Sustainability has become a primary concern for travellers the world over, no matter whether you’re travelling to a destination or hosting tourists. And any visitor to South Africa will find that it leads the industry in terms of environmental sensitivity.

Conservation nation

Since the mid 19th century, conservation has been of the utmost importance to South Africans, who have looked to safeguard the bountiful biodiversity of their land. Considered a megadiverse country, it boasts a majority of the world’s species, and is ranked sixth in the world with more than 20,000 different plants and 100 different species of mammals. In order to ensure that these populations stay healthy, the government has worked with local communities to engage them in conservation efforts and ensure that poaching remains an undesirable pursuit through tough measures. Responsible tourism has been central to South Africa – it’s the only country in the world to have a "fair trade" label for its tourism products.

Getting a massage in an eco-lodge in South Africa


There are twelve national parks spread across South Africa. They range from the world-renowned Kruger National Park with its enormous tracts of untouched bush and vast population of animals, to Table Mountain National Park, which is likely one of the world’s most accessible and stunning preserves. If you can think of an ecosystem, it is probably represented in this country. On the lip of Namibia you’ll find Namanqua National Park, a land of contrasts with sere red desert and bright blue sea. The Golden Gate Highlands is nestled in the rolling foothills of the Maluti Mountains and is comprised of soaring caramel-coloured cliffs that boggle the mind. And Agulhas National Park on the southern coast offers everything from underwater gardens to shipwrecks, for those that want to get up-close and personal with the aquatic world.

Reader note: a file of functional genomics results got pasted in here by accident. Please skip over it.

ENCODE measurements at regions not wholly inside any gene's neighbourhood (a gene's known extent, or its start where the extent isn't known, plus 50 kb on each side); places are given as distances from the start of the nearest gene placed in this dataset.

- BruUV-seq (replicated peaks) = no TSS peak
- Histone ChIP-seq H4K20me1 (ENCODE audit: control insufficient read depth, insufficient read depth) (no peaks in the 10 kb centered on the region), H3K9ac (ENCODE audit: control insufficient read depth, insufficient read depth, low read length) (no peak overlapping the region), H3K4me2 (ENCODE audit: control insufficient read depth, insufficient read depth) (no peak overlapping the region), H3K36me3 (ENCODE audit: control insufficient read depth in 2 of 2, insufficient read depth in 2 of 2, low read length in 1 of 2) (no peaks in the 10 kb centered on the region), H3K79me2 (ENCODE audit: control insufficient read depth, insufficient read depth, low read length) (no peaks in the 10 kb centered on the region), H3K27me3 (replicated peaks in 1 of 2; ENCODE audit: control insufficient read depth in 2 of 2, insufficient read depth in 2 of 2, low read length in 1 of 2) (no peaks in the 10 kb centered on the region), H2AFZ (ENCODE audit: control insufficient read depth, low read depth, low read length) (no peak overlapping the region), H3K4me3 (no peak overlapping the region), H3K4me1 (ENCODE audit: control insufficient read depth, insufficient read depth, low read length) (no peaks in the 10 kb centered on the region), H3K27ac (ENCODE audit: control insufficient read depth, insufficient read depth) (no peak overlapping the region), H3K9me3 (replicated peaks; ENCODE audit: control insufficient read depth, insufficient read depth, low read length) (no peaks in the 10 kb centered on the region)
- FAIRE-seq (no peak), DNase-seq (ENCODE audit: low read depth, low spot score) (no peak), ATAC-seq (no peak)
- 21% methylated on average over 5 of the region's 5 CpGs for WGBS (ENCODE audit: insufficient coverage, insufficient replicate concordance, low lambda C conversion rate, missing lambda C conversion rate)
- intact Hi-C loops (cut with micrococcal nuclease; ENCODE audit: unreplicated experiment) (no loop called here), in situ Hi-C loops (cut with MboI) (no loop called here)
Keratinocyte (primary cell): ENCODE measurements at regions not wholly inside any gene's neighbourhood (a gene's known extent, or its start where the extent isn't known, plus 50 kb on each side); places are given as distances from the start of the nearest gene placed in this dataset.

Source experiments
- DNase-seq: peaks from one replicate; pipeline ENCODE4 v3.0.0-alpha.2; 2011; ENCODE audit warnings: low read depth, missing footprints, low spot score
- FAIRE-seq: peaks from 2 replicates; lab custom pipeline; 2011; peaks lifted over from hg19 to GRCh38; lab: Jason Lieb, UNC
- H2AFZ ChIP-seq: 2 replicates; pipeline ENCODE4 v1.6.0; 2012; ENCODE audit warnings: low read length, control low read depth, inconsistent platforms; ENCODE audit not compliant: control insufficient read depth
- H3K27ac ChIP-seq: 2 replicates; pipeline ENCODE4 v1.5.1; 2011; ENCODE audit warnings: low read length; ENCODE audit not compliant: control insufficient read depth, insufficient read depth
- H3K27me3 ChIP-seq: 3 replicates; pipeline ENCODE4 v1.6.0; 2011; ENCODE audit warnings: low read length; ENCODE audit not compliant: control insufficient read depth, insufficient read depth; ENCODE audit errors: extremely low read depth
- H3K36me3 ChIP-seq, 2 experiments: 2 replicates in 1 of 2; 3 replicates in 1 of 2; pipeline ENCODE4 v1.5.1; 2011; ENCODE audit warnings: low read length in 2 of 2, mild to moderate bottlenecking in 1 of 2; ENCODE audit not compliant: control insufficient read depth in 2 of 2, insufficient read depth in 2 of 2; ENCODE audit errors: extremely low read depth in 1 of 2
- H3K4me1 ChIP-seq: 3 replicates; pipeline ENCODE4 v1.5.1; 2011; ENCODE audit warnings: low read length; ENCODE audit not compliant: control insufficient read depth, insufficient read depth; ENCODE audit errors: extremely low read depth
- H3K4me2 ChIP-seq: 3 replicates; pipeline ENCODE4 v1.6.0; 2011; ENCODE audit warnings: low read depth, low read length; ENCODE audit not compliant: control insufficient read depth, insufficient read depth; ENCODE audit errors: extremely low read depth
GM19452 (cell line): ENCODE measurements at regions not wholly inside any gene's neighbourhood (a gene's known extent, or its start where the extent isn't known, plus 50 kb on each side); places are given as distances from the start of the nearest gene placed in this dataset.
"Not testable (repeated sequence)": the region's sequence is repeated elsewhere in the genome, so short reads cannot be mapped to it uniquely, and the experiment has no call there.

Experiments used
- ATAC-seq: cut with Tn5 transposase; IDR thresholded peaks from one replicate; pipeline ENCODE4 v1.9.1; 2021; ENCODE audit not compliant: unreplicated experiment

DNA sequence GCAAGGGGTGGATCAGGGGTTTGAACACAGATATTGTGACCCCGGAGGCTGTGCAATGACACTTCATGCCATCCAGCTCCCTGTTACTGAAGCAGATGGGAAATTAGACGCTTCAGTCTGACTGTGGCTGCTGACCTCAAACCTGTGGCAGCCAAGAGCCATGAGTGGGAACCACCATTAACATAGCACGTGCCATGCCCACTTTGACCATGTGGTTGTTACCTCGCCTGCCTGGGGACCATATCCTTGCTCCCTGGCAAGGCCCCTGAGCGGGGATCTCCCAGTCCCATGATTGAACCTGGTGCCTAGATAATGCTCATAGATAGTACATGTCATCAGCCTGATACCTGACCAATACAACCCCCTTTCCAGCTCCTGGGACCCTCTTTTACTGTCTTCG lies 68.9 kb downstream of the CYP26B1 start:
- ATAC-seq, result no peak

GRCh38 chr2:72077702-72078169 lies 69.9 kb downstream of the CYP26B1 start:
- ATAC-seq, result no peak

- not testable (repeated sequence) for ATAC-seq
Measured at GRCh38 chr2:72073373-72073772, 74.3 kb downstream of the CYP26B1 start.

Eco tourism

There are many ways to experience the South African wilderness and the nation’s eco tourism options have flourished over the years. Whether you’re looking to experience a safari in a traditional game lodge, float above the bush in hot air balloons, helicopters or small aircraft, or cycle across its beautiful plains, the opportunities are endless. For those who want to get an even closer perspective, there are plenty of volunteer programs, where you can engage in really important work with direct results for the environment.

Watching giraffe on a safari in South Africa

The next steps

South Africa has embraced a slew of sustainability initiatives to safeguard the future of the next generations. These include a number of projects to change the way we consume resources, ranging from responsible seafood and diet to sustainable forestry and dairy farming. The initiative that gets the most attention internationally is South Africa’s effort to extend the white rhino population, as the large mammal is on the brink of extinction. Through expanding their habitats, the number of black rhino has increased from 2,500 in the mid-1990s to more than 6,000 today.